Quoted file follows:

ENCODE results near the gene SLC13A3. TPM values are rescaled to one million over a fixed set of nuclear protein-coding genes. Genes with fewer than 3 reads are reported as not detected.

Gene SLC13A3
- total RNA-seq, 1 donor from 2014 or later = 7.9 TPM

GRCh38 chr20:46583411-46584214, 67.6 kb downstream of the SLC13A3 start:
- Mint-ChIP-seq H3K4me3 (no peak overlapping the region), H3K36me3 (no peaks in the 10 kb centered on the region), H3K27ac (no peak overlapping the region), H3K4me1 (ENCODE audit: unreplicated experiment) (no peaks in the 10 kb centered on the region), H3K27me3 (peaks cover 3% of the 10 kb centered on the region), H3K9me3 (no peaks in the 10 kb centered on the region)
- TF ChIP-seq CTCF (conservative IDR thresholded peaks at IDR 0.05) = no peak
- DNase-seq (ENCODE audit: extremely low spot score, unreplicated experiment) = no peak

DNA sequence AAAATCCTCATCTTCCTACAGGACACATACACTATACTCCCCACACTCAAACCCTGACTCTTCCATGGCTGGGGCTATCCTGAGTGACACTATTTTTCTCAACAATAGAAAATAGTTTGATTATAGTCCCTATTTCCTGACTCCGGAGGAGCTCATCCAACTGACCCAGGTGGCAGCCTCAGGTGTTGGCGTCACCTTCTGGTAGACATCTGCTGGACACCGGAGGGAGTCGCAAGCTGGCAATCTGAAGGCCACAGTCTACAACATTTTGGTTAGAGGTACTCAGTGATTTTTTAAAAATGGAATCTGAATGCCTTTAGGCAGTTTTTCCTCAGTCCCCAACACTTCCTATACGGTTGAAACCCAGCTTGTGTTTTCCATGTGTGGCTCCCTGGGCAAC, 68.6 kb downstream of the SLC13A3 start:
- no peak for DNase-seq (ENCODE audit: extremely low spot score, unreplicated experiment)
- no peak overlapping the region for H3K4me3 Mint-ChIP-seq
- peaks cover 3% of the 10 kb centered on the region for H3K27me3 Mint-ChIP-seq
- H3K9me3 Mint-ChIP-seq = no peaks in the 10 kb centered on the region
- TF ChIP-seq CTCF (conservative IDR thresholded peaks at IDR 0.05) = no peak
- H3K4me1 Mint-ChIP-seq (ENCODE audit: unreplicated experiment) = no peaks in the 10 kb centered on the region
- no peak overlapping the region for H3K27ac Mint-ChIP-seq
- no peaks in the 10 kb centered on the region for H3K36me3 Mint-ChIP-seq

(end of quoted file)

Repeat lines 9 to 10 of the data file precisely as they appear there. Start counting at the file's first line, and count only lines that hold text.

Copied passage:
- no peak for DNase-seq (ENCODE audit: extremely low spot score, unreplicated experiment)
- no peak overlapping the region for H3K4me3 Mint-ChIP-seq